Bessie

Article excerpt

VERNACULAR MUSICS Bessie. By Chris Albertson. Rev. and expanded ed. New Haven: Yale University Press, 2003. [xix, 314 p. ISBN 0-300-09902-9. $29.95.] Illustrations, bibliography, discoeraphy, index.

Readers familiar with Chris Albertson's Bessie, which had been out of print for several years, will be delighted to learn that this landmark biography is now available in a revised and expanded edition from Yale University Press. Bessie examines the life and music of Bessie Smith, the most famous blues singer of the 1920s, and arguably the most successful and influential African American artist of the decade as well. Her influence, of course, extends well beyond the 1920s, for Billie Holiday, Mahalia Jackson, and Janis Joplin all expressed a profound indebtedness to Smith's artistry. Joplin, for example, told Albertson, "No one ever hit me so hard. . . . Bessie made me want to sing" (p. 278).

When published by Stein and Day in 1972, Bessie was hailed by Whitney Balliett as "the first estimable full-length biography not only of Bessie Smith but of any black musician" (Whitney Balliett, "Bessie Smith Plain," New Yorker 49, no. 1 [24 February 1973]: 128). In its expanded and revised form, Bessie continues to be the definitive biography of Bessie Smith, for Albertson has devoted much of his life to understanding Smith and her cultural and social context, constructing his narrative by means of exhaustive original research, extensive interviews, and careful scrutiny of the artist's entire recorded catalog. Albertson explains that "the publication of a biography has a way of generating more information, for it inspires people to come forward" (p. xii). After the publication of Bessie in 1972, the author was introduced to a number of people who had known Bessie during her childhood years-a period for which there is still very scant information (p. xii). Readers should also know that Albertson collaborated in the early 1970s with Columbia Records to reissue, for the first time, Smith's complete recorded output of 159 sides, and was awarded a Grammy in 1970 for Best Album Notes for the first two-disc set in the series (Bessie Smith: The World's Greatest Blues Singer (Columbia CV 1040, 1041, [LP]). In the 1990s, he again worked with Columbia, writing the liner notes for a ten compact disc set of Smith's complete recordings. The fifth and last volume of the complete recordings provides some wonderful insight into the research that Albertson did for the first edition of Bessie, for it contains over an hour's worth of interview excerpts with Ruby Walker, Bessie's niece, confidant, and touring companion. Walker was possibly Albertson's single most important source of information, and her interviews with the author are noteworthy for their candor, humor, and outrageousness. In fact, this volume is the only one in the series to carry a "parental advisory" warning of "explicit lyrics" (Bessie Smith: The Complete Recordings, vol. 5, Columbia/ Legacy C2K 57546 [1996], CD). This warning label was probably attached to alert buyers to the very candid and sexually explicit descriptions that Walker gives when describing, for example, a "buffet flat," a type of private club that offered drinking and gambling, as well as erotic shows; Albertson's description of the buffet flat is clearly drawn from this recorded interview (pp. 140-142).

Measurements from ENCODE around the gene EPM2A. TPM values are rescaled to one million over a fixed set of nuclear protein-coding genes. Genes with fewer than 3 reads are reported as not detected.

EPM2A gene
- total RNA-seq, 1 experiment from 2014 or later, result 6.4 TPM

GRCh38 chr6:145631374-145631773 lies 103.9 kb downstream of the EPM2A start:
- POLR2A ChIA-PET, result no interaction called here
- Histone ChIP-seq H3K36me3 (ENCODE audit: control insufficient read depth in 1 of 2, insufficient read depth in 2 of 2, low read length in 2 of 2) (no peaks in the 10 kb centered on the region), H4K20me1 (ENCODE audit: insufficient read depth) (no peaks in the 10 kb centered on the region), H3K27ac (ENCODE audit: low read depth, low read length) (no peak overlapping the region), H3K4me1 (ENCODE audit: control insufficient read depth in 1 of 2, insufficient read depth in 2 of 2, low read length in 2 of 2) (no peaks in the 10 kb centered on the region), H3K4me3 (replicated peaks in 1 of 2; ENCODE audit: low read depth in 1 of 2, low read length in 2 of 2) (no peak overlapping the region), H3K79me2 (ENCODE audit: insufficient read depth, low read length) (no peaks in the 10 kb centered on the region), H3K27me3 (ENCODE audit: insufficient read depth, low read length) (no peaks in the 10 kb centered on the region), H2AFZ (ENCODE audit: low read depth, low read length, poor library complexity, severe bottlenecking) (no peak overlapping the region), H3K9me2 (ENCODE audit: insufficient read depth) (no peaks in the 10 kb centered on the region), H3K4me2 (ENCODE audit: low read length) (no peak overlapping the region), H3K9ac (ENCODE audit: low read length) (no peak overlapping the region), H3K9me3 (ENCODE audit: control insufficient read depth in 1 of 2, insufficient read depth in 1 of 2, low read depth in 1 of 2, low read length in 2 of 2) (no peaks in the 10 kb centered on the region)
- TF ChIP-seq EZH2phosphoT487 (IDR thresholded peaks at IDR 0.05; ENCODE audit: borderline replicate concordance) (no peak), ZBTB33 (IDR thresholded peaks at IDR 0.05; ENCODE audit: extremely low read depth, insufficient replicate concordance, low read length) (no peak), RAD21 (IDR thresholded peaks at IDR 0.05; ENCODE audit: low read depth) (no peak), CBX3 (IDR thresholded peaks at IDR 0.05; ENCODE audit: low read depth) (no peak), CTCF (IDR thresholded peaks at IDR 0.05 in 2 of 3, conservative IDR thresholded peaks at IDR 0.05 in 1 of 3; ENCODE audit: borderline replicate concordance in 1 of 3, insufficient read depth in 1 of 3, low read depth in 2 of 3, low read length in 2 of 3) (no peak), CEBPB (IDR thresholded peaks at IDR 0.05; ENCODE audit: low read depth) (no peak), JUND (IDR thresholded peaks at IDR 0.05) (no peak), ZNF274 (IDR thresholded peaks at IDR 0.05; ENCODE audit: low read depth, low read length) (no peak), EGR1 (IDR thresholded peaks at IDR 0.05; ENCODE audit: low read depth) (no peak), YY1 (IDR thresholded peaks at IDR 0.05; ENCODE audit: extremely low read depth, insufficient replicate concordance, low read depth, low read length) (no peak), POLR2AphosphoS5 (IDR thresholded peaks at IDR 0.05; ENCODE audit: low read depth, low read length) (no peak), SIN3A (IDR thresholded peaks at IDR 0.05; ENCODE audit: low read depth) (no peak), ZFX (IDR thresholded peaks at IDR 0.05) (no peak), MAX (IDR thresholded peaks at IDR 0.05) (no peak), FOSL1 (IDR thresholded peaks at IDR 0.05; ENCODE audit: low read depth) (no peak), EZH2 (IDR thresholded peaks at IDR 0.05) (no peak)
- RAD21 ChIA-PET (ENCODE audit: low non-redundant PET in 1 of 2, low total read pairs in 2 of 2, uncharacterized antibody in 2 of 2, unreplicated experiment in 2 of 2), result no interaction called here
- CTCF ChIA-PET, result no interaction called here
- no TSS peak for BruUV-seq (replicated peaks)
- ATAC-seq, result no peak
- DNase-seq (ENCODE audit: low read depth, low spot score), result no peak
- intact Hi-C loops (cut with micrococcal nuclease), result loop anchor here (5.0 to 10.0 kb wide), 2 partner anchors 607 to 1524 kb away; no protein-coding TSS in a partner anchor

Even without Bessie Smith's remarkable recorded legacy, her life story is a fascinating one, and Albertson provides ample evidence that her "persona commanded as much attention as her music" (p. vii). Smith was born into abject poverty in Chattanooga, Tennessee, probably in 1894. Both of her parents had died by the time she was about nine, leaving the oldest of her six siblings to raise Bessie and the others. Bessie performed on street corners with her brother Andrew, who played guitar, and later honed her craft on the vaudeville stage. Although Smith had been performing professionally for over a decade, her first documented recording was for Columbia Records in February 1923. …

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